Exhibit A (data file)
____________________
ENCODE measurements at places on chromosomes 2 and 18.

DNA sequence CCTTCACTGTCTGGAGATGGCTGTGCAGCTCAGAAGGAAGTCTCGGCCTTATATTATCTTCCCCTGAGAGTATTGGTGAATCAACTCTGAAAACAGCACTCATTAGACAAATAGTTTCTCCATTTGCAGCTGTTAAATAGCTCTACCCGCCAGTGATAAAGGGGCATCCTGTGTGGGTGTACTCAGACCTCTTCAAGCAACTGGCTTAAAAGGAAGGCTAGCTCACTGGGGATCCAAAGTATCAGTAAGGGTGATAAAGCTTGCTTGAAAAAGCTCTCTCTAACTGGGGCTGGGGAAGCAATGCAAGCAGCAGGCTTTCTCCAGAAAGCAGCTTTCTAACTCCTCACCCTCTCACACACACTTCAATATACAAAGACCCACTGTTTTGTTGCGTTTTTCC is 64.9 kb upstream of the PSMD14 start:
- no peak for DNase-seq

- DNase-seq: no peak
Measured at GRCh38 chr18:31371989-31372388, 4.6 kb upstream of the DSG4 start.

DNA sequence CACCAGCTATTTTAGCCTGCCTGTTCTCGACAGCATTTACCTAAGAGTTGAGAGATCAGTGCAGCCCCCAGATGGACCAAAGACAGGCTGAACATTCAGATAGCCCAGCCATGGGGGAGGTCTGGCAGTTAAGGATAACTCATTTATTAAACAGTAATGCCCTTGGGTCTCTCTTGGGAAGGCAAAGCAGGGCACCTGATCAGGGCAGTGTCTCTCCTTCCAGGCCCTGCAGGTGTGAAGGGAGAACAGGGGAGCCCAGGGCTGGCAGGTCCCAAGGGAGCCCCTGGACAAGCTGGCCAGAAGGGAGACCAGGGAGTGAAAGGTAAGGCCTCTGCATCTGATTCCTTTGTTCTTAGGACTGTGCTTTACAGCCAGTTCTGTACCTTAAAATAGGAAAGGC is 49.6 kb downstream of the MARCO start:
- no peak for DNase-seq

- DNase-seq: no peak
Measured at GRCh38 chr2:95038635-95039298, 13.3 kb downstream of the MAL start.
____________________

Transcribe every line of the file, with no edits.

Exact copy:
ENCODE measurements at places on chromosomes 2 and 18.

DNA sequence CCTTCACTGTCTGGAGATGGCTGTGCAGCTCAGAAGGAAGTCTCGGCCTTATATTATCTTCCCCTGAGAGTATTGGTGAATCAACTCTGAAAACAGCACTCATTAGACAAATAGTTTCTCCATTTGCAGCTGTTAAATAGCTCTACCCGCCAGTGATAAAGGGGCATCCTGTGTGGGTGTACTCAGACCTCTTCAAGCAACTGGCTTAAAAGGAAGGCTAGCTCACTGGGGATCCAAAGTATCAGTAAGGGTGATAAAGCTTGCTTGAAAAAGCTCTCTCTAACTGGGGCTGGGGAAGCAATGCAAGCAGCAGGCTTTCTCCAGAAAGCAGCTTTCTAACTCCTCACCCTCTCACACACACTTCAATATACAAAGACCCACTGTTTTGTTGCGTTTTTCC is 64.9 kb upstream of the PSMD14 start:
- no peak for DNase-seq

- DNase-seq: no peak
Measured at GRCh38 chr18:31371989-31372388, 4.6 kb upstream of the DSG4 start.

DNA sequence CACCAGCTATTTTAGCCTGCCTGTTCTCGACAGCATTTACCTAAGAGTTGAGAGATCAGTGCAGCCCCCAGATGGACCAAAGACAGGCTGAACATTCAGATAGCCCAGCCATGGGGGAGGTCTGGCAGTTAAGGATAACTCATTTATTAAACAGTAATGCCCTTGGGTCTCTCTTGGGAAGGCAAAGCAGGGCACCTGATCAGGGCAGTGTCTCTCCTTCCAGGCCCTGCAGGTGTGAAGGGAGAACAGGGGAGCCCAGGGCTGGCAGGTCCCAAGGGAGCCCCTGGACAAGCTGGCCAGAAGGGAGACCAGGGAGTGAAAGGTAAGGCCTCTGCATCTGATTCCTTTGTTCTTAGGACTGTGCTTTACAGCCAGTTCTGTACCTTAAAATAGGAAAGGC is 49.6 kb downstream of the MARCO start:
- no peak for DNase-seq

- DNase-seq: no peak
Measured at GRCh38 chr2:95038635-95039298, 13.3 kb downstream of the MAL start.